Now look, it’s been well-established in the original newspaper accounts that the Frenches asked Elizabeth Short to leave after a month. It wasn’t an impulsive act by Elizabeth Short. She was asked to leave.
What do you want to bet there’s no source for this before I look?
Holmes! Why are you never wrong?
Let’s see here…. Some people come by the Frenches’ house looking for Elizabeth Short, check. Los Angeles Examiner, Jan. 20, 1947.
Any bets? Now at least some of this is bogus.
OK. Los Angeles Examiner, Jan. 20, 1947. Arrest of Red Manley in Eagle Rock. Well at least we know Wolfe had access to the story about who allegedly scratched Elizabeth Short’s arms. Nothing about the Aztec Theater manager. I swear the man can’t read what’s in front of him. “An Italian with black hair.” Bet you didn’t know late-night shish kabobs were an Italian dish.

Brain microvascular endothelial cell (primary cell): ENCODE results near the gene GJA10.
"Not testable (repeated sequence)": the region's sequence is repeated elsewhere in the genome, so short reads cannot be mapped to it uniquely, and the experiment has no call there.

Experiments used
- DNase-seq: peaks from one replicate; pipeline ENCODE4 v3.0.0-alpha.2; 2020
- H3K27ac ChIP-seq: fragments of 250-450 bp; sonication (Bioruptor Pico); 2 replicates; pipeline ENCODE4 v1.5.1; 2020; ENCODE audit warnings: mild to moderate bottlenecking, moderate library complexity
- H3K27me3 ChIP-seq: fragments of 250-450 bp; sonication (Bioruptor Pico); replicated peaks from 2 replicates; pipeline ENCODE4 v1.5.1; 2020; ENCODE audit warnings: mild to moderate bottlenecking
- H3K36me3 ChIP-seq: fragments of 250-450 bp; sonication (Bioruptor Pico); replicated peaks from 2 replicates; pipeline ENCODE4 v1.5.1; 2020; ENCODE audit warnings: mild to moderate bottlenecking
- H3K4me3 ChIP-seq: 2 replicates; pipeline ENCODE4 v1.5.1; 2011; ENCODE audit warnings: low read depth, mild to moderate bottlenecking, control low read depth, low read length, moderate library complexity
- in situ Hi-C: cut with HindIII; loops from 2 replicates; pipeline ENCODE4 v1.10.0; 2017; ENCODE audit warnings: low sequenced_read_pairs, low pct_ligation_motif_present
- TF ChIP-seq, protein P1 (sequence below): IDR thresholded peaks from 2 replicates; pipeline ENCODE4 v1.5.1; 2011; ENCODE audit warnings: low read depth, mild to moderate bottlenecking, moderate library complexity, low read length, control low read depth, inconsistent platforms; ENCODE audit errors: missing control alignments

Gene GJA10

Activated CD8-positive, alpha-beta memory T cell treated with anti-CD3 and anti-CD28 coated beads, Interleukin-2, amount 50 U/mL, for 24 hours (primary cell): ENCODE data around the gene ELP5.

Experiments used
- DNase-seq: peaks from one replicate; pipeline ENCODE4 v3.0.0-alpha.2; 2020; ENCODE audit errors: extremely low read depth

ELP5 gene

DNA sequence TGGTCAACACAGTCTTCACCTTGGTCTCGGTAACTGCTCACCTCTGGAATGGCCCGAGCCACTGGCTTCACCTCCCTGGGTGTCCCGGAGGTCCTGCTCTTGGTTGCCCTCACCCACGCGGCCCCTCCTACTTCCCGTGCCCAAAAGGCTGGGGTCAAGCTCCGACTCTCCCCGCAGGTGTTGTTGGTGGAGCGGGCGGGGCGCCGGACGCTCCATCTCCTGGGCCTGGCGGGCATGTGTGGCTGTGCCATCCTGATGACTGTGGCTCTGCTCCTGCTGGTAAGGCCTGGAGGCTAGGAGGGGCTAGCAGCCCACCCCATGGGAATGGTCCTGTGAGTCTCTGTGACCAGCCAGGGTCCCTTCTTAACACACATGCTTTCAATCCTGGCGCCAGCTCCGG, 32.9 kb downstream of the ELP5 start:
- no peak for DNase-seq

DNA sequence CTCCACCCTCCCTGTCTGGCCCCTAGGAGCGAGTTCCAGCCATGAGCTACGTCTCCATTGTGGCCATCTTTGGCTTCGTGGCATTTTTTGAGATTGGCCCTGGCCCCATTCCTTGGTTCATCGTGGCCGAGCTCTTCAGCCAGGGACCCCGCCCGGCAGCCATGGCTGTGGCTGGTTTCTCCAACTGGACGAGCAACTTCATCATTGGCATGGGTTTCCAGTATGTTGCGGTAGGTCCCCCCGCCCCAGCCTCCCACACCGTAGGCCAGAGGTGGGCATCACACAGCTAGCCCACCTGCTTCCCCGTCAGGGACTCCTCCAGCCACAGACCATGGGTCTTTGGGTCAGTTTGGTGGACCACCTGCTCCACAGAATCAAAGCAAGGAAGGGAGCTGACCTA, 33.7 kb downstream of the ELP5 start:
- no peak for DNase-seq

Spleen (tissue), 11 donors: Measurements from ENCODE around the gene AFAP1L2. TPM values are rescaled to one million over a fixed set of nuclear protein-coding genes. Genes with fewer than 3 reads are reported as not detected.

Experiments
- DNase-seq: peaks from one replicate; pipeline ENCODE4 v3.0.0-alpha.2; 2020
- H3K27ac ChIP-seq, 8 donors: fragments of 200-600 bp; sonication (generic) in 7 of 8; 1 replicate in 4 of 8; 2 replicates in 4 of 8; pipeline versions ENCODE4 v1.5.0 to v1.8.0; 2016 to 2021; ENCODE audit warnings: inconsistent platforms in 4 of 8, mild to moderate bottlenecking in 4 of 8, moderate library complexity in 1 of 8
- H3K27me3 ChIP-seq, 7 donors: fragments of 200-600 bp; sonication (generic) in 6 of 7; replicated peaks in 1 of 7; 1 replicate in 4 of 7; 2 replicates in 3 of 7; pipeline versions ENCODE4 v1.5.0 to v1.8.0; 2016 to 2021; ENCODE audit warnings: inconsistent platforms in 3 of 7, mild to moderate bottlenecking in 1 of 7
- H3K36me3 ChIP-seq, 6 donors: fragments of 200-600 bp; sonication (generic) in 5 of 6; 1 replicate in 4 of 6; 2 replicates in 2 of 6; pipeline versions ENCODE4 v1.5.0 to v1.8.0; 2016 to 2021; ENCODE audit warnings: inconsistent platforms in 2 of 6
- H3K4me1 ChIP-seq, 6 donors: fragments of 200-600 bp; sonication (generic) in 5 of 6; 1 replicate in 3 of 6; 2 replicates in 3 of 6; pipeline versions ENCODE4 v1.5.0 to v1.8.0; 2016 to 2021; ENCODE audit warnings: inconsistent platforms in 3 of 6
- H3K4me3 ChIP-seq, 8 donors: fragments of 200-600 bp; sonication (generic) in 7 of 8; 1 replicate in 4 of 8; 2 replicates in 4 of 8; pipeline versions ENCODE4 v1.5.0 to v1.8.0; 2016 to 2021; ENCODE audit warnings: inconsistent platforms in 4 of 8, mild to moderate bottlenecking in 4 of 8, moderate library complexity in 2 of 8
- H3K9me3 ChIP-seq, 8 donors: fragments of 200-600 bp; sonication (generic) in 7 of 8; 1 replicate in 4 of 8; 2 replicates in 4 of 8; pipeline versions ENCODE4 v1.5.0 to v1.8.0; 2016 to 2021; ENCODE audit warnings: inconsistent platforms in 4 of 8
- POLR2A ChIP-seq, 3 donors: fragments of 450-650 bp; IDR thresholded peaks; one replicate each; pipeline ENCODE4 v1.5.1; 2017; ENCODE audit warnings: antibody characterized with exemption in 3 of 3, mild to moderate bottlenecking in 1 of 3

The story mentions Elvera French, all right. But there’s nothing like this:
“Some people came to our door and knocked. There was a man and a woman, and another man was waiting in a car parked on the street in front of the house. Beth became very frightened (she seemed to get panicky and didn’t want to see the people or answer the door.” They finally went back to the car and drove away. Even our neighbors thought all of this was very suspicious….”
Did you notice the use of “Beth?” Now whom do we know who refers to Elizabeth Short as Beth?
Did someone say “Severed?”
Oh let’s just check the haz-mat pile.
Holmes! It’s here!
“Severed,” Page 110
“Dorothy recalls, ‘a couple of days later some people came to our door and knocked. There was a man and a woman, and another man was waiting in a car parked on the street in front of the house. Beth became very frightened(she seemed to get panicky, and didn’t want to see the people or answer the door. They finally went back to the car and drove away. Even our neighbors thought all of this was very suspicious.”
Book him Dano.
Time for my walk.
Shout out to:
Galveston, Texas [ISP Redacted]
Seattle, Wash. [ISP Redacted]
Australia [ISP Redacted]